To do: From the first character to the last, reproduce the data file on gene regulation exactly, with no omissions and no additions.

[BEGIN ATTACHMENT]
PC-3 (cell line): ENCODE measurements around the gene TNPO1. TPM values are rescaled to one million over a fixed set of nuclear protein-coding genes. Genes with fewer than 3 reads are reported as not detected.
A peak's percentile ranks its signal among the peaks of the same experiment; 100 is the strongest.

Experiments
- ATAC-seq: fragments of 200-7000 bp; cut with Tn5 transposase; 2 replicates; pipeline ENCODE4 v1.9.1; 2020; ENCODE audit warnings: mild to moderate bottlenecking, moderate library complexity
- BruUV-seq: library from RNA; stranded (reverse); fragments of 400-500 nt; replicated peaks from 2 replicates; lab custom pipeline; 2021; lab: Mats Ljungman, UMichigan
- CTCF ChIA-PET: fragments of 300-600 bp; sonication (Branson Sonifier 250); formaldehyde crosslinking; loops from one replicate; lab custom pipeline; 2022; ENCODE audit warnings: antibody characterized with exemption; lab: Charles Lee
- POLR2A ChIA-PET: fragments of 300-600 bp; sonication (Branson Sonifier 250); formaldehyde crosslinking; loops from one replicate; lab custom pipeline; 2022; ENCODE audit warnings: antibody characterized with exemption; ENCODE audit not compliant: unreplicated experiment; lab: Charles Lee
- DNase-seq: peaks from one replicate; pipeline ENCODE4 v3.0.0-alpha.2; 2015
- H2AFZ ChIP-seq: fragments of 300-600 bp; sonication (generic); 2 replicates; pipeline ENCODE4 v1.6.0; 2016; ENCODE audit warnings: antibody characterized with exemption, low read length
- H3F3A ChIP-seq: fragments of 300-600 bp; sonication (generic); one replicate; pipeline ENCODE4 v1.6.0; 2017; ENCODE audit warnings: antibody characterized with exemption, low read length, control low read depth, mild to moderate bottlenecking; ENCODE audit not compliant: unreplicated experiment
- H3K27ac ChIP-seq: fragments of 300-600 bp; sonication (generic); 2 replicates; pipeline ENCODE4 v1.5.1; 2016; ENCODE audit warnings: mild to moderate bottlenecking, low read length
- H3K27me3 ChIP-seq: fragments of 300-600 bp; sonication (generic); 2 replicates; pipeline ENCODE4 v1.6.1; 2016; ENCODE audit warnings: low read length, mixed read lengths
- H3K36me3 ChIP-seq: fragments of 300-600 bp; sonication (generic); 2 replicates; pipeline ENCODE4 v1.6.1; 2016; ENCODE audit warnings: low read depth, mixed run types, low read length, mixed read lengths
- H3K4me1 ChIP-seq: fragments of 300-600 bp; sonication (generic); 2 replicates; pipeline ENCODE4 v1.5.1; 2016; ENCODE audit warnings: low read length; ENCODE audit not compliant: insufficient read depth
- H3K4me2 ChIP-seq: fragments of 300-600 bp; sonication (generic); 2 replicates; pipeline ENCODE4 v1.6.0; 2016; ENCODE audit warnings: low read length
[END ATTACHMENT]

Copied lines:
PC-3 (cell line): ENCODE measurements around the gene TNPO1. TPM values are rescaled to one million over a fixed set of nuclear protein-coding genes. Genes with fewer than 3 reads are reported as not detected.
A peak's percentile ranks its signal among the peaks of the same experiment; 100 is the strongest.

Experiments
- ATAC-seq: fragments of 200-7000 bp; cut with Tn5 transposase; 2 replicates; pipeline ENCODE4 v1.9.1; 2020; ENCODE audit warnings: mild to moderate bottlenecking, moderate library complexity
- BruUV-seq: library from RNA; stranded (reverse); fragments of 400-500 nt; replicated peaks from 2 replicates; lab custom pipeline; 2021; lab: Mats Ljungman, UMichigan
- CTCF ChIA-PET: fragments of 300-600 bp; sonication (Branson Sonifier 250); formaldehyde crosslinking; loops from one replicate; lab custom pipeline; 2022; ENCODE audit warnings: antibody characterized with exemption; lab: Charles Lee
- POLR2A ChIA-PET: fragments of 300-600 bp; sonication (Branson Sonifier 250); formaldehyde crosslinking; loops from one replicate; lab custom pipeline; 2022; ENCODE audit warnings: antibody characterized with exemption; ENCODE audit not compliant: unreplicated experiment; lab: Charles Lee
- DNase-seq: peaks from one replicate; pipeline ENCODE4 v3.0.0-alpha.2; 2015
- H2AFZ ChIP-seq: fragments of 300-600 bp; sonication (generic); 2 replicates; pipeline ENCODE4 v1.6.0; 2016; ENCODE audit warnings: antibody characterized with exemption, low read length
- H3F3A ChIP-seq: fragments of 300-600 bp; sonication (generic); one replicate; pipeline ENCODE4 v1.6.0; 2017; ENCODE audit warnings: antibody characterized with exemption, low read length, control low read depth, mild to moderate bottlenecking; ENCODE audit not compliant: unreplicated experiment
- H3K27ac ChIP-seq: fragments of 300-600 bp; sonication (generic); 2 replicates; pipeline ENCODE4 v1.5.1; 2016; ENCODE audit warnings: mild to moderate bottlenecking, low read length
- H3K27me3 ChIP-seq: fragments of 300-600 bp; sonication (generic); 2 replicates; pipeline ENCODE4 v1.6.1; 2016; ENCODE audit warnings: low read length, mixed read lengths
- H3K36me3 ChIP-seq: fragments of 300-600 bp; sonication (generic); 2 replicates; pipeline ENCODE4 v1.6.1; 2016; ENCODE audit warnings: low read depth, mixed run types, low read length, mixed read lengths
- H3K4me1 ChIP-seq: fragments of 300-600 bp; sonication (generic); 2 replicates; pipeline ENCODE4 v1.5.1; 2016; ENCODE audit warnings: low read length; ENCODE audit not compliant: insufficient read depth
- H3K4me2 ChIP-seq: fragments of 300-600 bp; sonication (generic); 2 replicates; pipeline ENCODE4 v1.6.0; 2016; ENCODE audit warnings: low read length